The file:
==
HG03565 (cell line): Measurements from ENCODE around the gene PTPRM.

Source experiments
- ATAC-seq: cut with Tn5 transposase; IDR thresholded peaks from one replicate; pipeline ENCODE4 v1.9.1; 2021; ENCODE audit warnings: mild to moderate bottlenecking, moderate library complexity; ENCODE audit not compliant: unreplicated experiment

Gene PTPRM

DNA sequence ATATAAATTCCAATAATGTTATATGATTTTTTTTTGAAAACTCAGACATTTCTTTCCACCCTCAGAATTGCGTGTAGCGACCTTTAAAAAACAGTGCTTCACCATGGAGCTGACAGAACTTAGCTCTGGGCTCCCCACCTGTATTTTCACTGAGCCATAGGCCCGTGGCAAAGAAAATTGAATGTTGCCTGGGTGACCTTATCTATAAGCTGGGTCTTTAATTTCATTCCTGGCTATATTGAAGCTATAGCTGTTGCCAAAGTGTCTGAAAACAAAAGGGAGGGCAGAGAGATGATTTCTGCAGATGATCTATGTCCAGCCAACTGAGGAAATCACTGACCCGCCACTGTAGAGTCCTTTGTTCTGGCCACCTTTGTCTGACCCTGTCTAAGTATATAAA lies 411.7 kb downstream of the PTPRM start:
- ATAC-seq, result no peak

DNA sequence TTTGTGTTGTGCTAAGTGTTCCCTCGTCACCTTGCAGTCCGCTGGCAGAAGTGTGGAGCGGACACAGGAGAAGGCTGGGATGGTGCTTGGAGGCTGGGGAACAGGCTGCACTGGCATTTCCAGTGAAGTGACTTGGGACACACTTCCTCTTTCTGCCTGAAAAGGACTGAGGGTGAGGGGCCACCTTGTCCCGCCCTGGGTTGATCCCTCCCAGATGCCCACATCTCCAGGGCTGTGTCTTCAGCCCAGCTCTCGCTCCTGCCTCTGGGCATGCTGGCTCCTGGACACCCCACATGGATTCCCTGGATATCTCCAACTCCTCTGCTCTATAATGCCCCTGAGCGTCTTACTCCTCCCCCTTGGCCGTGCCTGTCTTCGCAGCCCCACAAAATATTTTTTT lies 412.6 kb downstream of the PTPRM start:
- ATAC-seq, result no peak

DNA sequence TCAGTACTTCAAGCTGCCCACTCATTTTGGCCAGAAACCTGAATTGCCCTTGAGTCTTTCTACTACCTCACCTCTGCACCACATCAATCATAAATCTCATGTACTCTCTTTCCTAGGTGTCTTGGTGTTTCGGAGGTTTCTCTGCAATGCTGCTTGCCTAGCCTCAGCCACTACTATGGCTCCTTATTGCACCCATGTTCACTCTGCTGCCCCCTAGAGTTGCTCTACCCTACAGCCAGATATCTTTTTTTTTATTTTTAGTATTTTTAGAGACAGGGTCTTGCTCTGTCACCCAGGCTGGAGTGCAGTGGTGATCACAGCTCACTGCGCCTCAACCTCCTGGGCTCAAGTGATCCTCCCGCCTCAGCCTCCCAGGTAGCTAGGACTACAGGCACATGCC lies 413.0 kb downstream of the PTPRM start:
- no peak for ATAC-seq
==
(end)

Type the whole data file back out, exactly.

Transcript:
HG03565 (cell line): Measurements from ENCODE around the gene PTPRM.

Source experiments
- ATAC-seq: cut with Tn5 transposase; IDR thresholded peaks from one replicate; pipeline ENCODE4 v1.9.1; 2021; ENCODE audit warnings: mild to moderate bottlenecking, moderate library complexity; ENCODE audit not compliant: unreplicated experiment

Gene PTPRM

DNA sequence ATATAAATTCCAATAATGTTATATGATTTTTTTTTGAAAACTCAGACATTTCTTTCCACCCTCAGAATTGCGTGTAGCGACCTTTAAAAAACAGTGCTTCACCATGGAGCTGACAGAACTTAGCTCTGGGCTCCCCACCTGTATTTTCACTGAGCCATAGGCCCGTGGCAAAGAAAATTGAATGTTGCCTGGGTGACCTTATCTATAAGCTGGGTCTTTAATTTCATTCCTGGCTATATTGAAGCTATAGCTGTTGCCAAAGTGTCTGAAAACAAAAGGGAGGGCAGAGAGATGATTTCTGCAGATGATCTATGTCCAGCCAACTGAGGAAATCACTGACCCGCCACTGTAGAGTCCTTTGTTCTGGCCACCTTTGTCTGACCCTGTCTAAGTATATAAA lies 411.7 kb downstream of the PTPRM start:
- ATAC-seq, result no peak

DNA sequence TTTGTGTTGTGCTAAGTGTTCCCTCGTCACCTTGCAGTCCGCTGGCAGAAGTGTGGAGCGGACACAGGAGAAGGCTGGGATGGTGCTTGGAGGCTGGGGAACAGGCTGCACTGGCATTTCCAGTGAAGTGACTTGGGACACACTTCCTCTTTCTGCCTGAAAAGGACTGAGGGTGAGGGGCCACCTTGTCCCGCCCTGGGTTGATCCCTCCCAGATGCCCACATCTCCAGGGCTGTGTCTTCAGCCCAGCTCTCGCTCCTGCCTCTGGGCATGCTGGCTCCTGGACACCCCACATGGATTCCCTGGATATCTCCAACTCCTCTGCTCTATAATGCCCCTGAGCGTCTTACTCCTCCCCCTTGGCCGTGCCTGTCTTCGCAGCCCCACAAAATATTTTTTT lies 412.6 kb downstream of the PTPRM start:
- ATAC-seq, result no peak

DNA sequence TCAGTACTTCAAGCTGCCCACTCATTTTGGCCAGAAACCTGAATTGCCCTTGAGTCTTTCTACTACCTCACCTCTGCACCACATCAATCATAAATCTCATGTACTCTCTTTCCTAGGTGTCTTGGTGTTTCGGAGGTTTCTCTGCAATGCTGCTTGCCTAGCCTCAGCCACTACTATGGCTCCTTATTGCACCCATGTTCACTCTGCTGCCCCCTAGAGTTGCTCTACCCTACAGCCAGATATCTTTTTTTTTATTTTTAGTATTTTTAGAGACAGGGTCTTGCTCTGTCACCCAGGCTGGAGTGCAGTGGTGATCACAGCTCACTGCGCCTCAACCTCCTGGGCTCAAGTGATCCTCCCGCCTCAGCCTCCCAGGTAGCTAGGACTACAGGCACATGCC lies 413.0 kb downstream of the PTPRM start:
- no peak for ATAC-seq